Two weeks after reaching a handshake agreement to calm trade talks and back off new tariffs, the United States and European Union are beginning to lay the formal groundwork underpinning any deal.
On Tuesday, the State Department sent a cable to U.S. embassies across Europe, directing them to identify business areas ripe for lowering of tariffs or cutting of red tape, according to a readout of the cable provided to CNBC. The communication placed particular emphasis on deals that would increase U.S. energy and soybean exports, two areas highlighted in a joint statement the U.S. and the EU put out following the July 25 meeting.
One of the ideas that had been discussed is potential American involvement in a Russian natural gas pipeline into Germany that President Donald Trump had criticized. European Commission President Jean-Claude Juncker told Trump at the White House last month that "most" EU countries disagreed with German Chancellor Angela Merkel's decision to broker the deal with Russia, according to a senior administration official.
The State Department declined to comment, citing a policy not to confirm or deny internal communications. But the move represents an effort to source deliverables for talks set to take place when a delegation from the European Union visits Washington later this month.
Juncker and high-level U.S. counterparts have been discussing additional meetings to take place in the coming weeks, an EU spokesperson told CNBC. In the meantime, Juncker's senior trade advisor and an unnamed senior EU trade official will visit Washington on Aug. 20 to "flesh out the ideas that are being exchanged."
Business executives dining with Trump at his Bedminster, N.J., property on Tuesday evening peppered Trump with questions about the status of various trade negotiations. According to attendees, he demurred on China ("It's really hard to get to a deal," one attendee paraphrased him as saying) but pivoted to Canada, Mexico and Europe, citing "good discussions with the EU" led by top Trump economic advisor Larry Kudlow.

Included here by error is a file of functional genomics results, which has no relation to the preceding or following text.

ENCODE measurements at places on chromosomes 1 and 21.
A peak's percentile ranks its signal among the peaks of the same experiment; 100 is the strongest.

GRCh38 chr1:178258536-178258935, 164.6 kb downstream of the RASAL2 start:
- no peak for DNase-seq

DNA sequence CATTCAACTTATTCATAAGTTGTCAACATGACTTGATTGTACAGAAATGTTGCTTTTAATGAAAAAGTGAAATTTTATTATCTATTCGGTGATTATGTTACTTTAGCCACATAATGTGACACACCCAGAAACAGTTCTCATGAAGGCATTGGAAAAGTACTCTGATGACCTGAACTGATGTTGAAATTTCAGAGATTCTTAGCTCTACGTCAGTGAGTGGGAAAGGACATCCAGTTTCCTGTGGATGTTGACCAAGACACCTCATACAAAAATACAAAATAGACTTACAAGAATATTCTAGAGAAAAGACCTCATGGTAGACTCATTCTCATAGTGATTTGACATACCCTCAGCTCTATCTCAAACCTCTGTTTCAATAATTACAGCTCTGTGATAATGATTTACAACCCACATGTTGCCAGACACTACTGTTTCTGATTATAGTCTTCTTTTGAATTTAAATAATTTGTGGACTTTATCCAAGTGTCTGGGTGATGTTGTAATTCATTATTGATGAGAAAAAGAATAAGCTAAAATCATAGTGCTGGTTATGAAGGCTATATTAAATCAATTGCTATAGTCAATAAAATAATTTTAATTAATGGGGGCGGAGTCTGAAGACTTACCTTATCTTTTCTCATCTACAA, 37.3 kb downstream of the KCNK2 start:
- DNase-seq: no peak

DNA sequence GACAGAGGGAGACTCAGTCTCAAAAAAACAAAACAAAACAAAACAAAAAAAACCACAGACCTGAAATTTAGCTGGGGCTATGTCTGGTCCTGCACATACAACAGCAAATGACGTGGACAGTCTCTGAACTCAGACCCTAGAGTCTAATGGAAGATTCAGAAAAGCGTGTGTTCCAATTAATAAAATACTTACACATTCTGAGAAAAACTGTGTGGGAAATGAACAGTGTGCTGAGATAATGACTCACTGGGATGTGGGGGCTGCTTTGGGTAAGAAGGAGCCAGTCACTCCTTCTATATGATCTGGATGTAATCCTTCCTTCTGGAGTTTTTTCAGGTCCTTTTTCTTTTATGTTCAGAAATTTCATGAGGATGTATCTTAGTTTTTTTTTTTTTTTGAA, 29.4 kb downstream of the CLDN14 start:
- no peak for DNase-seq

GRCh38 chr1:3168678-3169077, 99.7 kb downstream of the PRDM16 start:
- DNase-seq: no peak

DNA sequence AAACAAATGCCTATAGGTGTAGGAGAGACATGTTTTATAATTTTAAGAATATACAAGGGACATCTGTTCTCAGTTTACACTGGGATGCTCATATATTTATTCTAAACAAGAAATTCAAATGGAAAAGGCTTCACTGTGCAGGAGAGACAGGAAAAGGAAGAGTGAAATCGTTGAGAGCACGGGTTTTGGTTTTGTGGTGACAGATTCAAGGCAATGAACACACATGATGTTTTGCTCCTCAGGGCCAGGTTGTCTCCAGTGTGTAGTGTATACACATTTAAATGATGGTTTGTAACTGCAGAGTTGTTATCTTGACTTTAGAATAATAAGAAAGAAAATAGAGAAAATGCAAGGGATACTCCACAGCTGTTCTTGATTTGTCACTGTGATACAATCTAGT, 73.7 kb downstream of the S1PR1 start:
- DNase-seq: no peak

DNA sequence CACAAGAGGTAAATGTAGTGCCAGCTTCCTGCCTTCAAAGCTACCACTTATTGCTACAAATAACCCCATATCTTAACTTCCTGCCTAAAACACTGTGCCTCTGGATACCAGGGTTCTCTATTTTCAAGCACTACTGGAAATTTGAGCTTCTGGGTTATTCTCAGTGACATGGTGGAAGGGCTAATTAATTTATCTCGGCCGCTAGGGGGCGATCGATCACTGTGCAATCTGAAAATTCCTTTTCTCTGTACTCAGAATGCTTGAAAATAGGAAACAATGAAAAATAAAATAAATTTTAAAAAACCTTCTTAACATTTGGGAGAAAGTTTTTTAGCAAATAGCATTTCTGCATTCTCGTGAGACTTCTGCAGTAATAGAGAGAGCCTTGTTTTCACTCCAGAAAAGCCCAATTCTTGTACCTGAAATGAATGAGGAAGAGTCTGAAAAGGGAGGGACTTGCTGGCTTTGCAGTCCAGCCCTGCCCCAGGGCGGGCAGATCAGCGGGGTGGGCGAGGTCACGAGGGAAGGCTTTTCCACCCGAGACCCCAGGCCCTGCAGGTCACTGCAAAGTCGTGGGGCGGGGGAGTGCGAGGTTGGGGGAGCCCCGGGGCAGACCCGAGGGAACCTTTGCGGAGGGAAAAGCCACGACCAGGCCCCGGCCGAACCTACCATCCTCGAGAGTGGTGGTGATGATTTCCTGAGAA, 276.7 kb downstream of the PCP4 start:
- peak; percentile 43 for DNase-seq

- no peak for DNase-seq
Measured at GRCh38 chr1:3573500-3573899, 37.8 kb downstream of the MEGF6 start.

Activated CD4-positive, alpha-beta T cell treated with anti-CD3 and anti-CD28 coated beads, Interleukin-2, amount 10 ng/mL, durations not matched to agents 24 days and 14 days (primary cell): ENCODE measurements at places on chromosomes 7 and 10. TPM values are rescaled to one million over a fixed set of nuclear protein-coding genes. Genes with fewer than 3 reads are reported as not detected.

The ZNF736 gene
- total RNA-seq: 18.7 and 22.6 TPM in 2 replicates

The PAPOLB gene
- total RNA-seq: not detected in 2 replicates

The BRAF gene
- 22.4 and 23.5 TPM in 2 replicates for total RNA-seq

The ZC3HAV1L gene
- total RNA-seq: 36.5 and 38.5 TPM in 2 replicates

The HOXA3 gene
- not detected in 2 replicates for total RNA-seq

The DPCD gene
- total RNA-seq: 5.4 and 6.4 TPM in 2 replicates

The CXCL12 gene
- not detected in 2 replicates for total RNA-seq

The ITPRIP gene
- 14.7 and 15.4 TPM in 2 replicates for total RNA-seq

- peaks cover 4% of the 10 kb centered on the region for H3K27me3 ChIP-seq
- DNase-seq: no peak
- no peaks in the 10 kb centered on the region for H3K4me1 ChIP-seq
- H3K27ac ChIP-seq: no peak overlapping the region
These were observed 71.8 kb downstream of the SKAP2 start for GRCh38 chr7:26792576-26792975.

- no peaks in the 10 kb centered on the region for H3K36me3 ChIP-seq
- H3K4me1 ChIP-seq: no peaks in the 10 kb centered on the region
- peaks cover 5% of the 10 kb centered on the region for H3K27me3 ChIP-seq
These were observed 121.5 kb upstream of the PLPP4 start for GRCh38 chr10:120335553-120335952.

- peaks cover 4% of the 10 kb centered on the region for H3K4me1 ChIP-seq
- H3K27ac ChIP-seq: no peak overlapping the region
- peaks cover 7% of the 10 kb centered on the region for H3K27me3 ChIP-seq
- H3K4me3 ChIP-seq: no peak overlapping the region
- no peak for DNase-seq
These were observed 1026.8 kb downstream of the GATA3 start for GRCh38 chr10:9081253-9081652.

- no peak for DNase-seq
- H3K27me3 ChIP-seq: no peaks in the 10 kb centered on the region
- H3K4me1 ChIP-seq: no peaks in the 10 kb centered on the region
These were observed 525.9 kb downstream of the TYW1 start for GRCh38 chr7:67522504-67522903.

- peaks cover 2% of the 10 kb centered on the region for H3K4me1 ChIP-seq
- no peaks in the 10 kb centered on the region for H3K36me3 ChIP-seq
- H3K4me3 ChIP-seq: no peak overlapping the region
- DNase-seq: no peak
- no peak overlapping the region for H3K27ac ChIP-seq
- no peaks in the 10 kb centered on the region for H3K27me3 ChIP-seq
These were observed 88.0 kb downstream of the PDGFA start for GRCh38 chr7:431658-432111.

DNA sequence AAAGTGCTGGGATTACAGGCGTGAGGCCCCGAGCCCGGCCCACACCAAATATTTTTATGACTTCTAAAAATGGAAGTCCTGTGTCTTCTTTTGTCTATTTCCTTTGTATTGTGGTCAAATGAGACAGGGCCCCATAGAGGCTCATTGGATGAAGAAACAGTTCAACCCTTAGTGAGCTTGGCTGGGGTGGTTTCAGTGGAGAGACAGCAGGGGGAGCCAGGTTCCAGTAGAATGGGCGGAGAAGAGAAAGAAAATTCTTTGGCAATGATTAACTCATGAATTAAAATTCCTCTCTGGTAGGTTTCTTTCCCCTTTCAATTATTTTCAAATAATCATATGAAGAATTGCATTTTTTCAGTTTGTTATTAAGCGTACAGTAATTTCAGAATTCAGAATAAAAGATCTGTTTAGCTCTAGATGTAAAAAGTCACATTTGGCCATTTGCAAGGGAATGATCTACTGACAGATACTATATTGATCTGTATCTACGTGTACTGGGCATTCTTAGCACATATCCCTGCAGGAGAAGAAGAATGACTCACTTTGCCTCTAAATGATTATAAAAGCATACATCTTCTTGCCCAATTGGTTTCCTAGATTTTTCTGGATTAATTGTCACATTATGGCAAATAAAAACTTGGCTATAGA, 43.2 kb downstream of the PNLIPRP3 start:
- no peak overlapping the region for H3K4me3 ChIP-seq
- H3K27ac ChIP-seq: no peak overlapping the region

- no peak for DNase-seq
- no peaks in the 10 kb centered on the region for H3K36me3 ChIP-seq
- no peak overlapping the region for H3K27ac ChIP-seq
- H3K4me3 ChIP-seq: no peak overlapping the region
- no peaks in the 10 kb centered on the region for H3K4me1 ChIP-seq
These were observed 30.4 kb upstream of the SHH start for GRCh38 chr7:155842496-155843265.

Among the considerations in current talks is potential U.S. involvement in Germany's Nord Stream 2 pipeline, a Russian natural gas pipeline into Germany that became the subject of sharp criticism from Trump during this year's NATO Summit.
During the expanded bilateral meeting on July 25, Juncker told Trump that most EU countries shared his concern about the deal, according to the senior administration official, who said the two discussed the U.S. potentially getting a "piece" of the pipeline business.
An EU spokesperson said the pipeline was "briefly touched upon in the meeting, in the context of the EU's intention to import more LNG from the U.S." and that the project "does not contribute to the Energy Union's objectives."
The White House has yet to discuss the specific role the U.S. would play in the pipeline deal, but experts suggest its most effective position would be to serve as a counterweight to Russian dominance of the energy supply and pricing market. Constructing new liquefied natural gas terminals across Europe would be a major step toward that goal.
"Merely the development of the projects — even if they're not done — starts to create pressure on the Russians," says Mark Lewis, managing partner of Bracewell in Washington, D.C., who specializes in oil and gas transactions. "The key is to have those terminals in Lithuania and Poland and the northern Baltic."
On Aug. 9, the European Commission published a report on talks with the United States and Europe's LNG diversification, touting the 14 projects underway that could receive U.S. gas if U.S. regulations on LNG exports are lifted and the price is right.
"Diversification is an important element for ensuring the security of gas supply in the EU," said Commissioner for Climate Action and Energy, Miguel Arias Cañete. "Increasing imports of competitively priced liquefied natural gas from the U.S. is therefore to be welcomed."